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Sens Set Expectations For Iraq Hearings

Seeking to frame the debate over the war in Iraq in advance of testimony by General David Petraeus and Ambassador Ryan Crocker on Capitol Hill tomorrow, senators from both parties offered their takes on what the men need to say to satisfy the Senate Armed Services and Foreign Relations Committees. But, like previous testimony from the two top U.S. officials in Iraq, appeasing both sides will be a virtually impossible goal.

Democrats expecting testimony to include a run-down of goals met and progress achieved lashed out at a strategy they maintain is not working. "We are facing the fifth or sixth evolution of our, quote, strategy," Massachusetts Senator John Kerry told reporters on a conference call. Citing conflicts between Kurds and Arabs in the northern city of Kirkuk and recent unrest among Shiite militias in the southern city of Basra, Kerry said top intelligence officials agree on the war's ramifications. "They are saying that our presence in Iraq creates instability and is attracting jihadists."

Rhode Island Senator Jack Reed said it is clear that increased numbers of U.S. troops have had no dramatic impact on any political progress. "The level of violence is more a function of political factors in Iraq than the number of troops we have on the ground," Reed said.

Republicans, on the other hand, implied they expected the hearings to become a political sideshow. In a rival conference call, Senate Minority Whip Jon Kyl of Arizona told reporters he hopes members of the House and Senate use the testimony "to understand both the negative and positive results rather than use it as a political exercise to declare in advance a political point of view that isn't what General Petraeus and Amb. Crocker will be reporting on."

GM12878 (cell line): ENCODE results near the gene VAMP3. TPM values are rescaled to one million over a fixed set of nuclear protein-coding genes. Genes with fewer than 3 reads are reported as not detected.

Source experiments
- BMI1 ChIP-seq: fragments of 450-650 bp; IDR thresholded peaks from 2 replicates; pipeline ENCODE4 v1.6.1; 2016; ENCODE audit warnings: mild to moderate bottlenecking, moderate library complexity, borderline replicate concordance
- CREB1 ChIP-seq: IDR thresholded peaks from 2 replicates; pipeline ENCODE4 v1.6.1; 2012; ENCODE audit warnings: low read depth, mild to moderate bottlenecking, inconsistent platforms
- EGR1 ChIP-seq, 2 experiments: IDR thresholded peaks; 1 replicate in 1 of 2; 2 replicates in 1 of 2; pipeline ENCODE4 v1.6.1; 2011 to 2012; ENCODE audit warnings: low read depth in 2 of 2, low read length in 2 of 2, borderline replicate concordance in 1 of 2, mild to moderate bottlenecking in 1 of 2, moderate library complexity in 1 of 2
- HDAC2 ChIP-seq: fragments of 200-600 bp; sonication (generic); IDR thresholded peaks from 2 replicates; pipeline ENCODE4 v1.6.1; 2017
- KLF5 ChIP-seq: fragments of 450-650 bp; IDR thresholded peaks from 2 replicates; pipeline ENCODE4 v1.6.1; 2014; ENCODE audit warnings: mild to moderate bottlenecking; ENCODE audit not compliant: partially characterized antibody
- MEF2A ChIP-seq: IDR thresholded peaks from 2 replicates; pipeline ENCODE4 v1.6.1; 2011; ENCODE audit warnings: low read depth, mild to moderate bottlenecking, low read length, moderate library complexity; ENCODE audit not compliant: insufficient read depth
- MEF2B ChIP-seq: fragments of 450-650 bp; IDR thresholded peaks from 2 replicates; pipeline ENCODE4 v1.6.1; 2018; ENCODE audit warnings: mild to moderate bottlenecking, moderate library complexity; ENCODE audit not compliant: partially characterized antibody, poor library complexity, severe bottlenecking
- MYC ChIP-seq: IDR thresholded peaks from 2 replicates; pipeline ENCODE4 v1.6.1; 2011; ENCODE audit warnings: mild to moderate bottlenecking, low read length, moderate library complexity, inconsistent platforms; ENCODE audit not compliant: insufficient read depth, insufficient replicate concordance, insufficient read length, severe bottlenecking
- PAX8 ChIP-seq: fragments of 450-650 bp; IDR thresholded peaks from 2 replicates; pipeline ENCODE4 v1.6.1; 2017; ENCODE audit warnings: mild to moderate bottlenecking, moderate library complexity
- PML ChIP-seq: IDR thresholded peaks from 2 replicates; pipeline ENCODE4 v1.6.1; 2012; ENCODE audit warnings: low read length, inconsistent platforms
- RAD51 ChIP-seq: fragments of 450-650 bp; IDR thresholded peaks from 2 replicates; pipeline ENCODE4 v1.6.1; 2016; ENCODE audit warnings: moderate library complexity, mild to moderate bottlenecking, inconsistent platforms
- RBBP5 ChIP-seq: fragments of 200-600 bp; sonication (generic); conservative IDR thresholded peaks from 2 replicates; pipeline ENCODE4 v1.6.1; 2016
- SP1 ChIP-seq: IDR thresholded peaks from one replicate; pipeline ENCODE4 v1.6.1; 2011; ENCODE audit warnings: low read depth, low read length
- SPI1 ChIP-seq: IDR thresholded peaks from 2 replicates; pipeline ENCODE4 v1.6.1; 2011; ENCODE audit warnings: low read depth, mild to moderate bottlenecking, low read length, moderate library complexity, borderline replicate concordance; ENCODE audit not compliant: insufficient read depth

Democrats' arguments about Iraq will change, Kyl said. "I think what you might see is that they will use this report as well as the debate over the supplemental appropriation bill to fund the war as a means of making a different point," he asserted. "Not that there isn't success, but that the money could be spent back here at home."

Kyl said he suspects Democrats may include domestic spending add-ons to the supplemental war funding bill that is on the table, a move he characterized as "blackmail." He said Democrats would be "using our troops and their requirements as a hostage to Democrats' desire to spend more money on their favorite projects."

At least a few measures of success have been achieved, Kerry and Reed agreed, but they maintained too few goals had been reached. "There's been some progress, but the 'some' has to be italicized and very carefully defined," Kerry said. "It's not substantive in terms of what you really need to do to solve this."

Kyl said he expects "a mixed report," hinting on two occasions that the gradual drawdown of troops in Iraq that Petraeus previously called for will be "paused," though he called that idea his own speculation. Troop withdrawals, Kyl said, will likely continue by the end of the year, so that fewer troops will be in Iraq by the beginning of the next administration.

Democrats, whose views on Iraq are more positively reviewed with the electorate than their image handling the war on terrorism, sought to tie the two together. "This [war] is making us weaker and less effective on the real war on terror," Kerry said. Meanwhile, Reed asserted attention to another conflict is waning. "You have a serious challenge in Afghanistan," he said. "Progress there is slipping away."

Between Iraq and Afghanistan, both senators agreed, another country is on the rise. "Our presence in Iraq has essentially enhanced the power in the region and in Iraq of Iran," Reed said. Kerry added: "Everybody knows that Iran is taking advantage of our presence in Iraq, and we are playing into Iran's hand."

Responding to one reporter who pointed out that Democrats have repeatedly failed to force changes to the strategy in Iraq, Kerry said Iraq will be part of what this year's election will be about. "It is clear that we do not have the votes in the United States Congress at this time," Kerry said. "The American people are going to speak on this in November."

"I'm not even sure that the next election will necessarily result in that big of a change," Kyl said. "I think John McCain is going to win, and I think he has a pretty sensible policy toward maintaining the gains that we've made here and not blowing them off by early withdrawal.

"If he were not elected, the realities on the ground would make it very difficult for the political promises of the two Democratic candidates to be fulfilled," Kyl concluded.

-- Reid Wilson and Kyle Trygstad